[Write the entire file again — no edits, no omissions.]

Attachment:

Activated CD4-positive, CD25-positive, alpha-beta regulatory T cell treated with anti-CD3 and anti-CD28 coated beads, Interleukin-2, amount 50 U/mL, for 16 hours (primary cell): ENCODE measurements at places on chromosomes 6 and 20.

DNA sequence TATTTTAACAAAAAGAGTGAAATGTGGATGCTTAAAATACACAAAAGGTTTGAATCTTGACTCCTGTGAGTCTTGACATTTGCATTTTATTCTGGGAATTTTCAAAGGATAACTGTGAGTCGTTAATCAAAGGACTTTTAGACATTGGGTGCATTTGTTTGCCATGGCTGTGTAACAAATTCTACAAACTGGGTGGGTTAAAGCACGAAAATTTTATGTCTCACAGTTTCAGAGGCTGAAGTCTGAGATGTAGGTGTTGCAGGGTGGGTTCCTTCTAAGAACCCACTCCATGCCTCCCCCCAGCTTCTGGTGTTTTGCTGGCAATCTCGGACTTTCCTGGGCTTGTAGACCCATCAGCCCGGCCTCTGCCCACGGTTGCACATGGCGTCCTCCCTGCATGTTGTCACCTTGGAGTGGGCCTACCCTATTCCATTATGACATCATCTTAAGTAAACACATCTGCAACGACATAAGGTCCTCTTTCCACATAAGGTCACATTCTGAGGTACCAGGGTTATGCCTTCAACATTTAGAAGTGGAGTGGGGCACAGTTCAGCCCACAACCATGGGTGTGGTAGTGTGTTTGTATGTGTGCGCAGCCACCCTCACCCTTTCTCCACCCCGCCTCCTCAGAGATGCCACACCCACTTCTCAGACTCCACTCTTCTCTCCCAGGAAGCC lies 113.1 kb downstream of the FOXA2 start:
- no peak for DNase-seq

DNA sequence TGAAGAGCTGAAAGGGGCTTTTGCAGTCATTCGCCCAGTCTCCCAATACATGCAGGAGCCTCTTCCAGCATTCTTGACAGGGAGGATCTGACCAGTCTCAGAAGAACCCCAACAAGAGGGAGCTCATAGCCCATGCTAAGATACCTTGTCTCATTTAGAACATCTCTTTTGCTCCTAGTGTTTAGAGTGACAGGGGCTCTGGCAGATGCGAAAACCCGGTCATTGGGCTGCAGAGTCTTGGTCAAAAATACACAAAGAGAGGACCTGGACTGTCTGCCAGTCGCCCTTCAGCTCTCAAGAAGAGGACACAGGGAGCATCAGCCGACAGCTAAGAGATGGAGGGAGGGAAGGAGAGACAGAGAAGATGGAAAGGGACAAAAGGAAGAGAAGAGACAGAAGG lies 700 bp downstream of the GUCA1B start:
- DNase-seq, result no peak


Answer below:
Activated CD4-positive, CD25-positive, alpha-beta regulatory T cell treated with anti-CD3 and anti-CD28 coated beads, Interleukin-2, amount 50 U/mL, for 16 hours (primary cell): ENCODE measurements at places on chromosomes 6 and 20.

DNA sequence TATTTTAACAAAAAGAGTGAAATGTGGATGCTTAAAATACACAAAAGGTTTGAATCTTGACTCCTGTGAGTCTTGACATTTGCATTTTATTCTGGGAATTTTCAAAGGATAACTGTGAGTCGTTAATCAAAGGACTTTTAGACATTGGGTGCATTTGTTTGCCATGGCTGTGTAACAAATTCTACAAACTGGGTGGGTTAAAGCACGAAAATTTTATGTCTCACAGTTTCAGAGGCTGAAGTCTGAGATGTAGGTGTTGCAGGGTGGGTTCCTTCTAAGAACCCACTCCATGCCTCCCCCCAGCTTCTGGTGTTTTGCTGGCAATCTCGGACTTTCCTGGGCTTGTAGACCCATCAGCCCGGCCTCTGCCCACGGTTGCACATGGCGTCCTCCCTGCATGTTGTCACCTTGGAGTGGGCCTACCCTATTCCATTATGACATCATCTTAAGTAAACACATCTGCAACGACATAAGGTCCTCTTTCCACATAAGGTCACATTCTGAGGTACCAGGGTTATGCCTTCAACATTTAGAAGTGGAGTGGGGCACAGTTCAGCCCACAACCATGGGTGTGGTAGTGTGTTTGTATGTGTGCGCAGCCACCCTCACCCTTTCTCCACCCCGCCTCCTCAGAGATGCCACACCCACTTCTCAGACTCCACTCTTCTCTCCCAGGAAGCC lies 113.1 kb downstream of the FOXA2 start:
- no peak for DNase-seq

DNA sequence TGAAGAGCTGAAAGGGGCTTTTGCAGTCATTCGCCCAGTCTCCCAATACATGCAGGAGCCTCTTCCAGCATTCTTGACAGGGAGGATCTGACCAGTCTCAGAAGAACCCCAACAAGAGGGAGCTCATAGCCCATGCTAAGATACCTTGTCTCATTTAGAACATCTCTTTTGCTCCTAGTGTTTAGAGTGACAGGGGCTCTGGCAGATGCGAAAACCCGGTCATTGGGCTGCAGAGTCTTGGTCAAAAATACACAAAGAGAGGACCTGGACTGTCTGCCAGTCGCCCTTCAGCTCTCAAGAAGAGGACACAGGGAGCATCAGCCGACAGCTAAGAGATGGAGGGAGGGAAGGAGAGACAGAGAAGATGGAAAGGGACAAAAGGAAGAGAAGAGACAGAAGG lies 700 bp downstream of the GUCA1B start:
- DNase-seq, result no peak